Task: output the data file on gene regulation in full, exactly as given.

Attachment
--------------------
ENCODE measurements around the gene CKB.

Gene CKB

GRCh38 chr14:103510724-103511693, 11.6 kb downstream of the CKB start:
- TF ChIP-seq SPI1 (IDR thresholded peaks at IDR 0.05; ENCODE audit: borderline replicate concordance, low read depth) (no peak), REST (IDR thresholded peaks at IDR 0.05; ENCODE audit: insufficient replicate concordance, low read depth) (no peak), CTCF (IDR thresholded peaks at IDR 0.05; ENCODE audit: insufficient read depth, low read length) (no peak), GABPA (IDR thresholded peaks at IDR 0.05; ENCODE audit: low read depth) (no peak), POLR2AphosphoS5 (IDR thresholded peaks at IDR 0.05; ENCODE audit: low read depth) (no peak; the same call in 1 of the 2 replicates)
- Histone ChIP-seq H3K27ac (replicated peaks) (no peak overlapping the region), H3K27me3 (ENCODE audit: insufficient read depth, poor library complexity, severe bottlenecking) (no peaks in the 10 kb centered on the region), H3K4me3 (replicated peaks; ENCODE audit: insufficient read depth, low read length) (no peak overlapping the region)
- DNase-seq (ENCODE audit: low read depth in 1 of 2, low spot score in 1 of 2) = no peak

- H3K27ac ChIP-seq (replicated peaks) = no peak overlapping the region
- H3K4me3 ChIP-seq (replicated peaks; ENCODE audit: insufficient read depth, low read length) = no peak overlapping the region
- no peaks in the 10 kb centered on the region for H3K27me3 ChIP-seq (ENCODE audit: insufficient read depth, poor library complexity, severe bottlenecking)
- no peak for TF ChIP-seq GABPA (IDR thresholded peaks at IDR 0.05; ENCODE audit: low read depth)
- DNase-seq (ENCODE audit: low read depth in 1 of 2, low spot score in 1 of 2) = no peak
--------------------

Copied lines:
ENCODE measurements around the gene CKB.

Gene CKB

GRCh38 chr14:103510724-103511693, 11.6 kb downstream of the CKB start:
- TF ChIP-seq SPI1 (IDR thresholded peaks at IDR 0.05; ENCODE audit: borderline replicate concordance, low read depth) (no peak), REST (IDR thresholded peaks at IDR 0.05; ENCODE audit: insufficient replicate concordance, low read depth) (no peak), CTCF (IDR thresholded peaks at IDR 0.05; ENCODE audit: insufficient read depth, low read length) (no peak), GABPA (IDR thresholded peaks at IDR 0.05; ENCODE audit: low read depth) (no peak), POLR2AphosphoS5 (IDR thresholded peaks at IDR 0.05; ENCODE audit: low read depth) (no peak; the same call in 1 of the 2 replicates)
- Histone ChIP-seq H3K27ac (replicated peaks) (no peak overlapping the region), H3K27me3 (ENCODE audit: insufficient read depth, poor library complexity, severe bottlenecking) (no peaks in the 10 kb centered on the region), H3K4me3 (replicated peaks; ENCODE audit: insufficient read depth, low read length) (no peak overlapping the region)
- DNase-seq (ENCODE audit: low read depth in 1 of 2, low spot score in 1 of 2) = no peak

- H3K27ac ChIP-seq (replicated peaks) = no peak overlapping the region
- H3K4me3 ChIP-seq (replicated peaks; ENCODE audit: insufficient read depth, low read length) = no peak overlapping the region
- no peaks in the 10 kb centered on the region for H3K27me3 ChIP-seq (ENCODE audit: insufficient read depth, poor library complexity, severe bottlenecking)
- no peak for TF ChIP-seq GABPA (IDR thresholded peaks at IDR 0.05; ENCODE audit: low read depth)
- DNase-seq (ENCODE audit: low read depth in 1 of 2, low spot score in 1 of 2) = no peak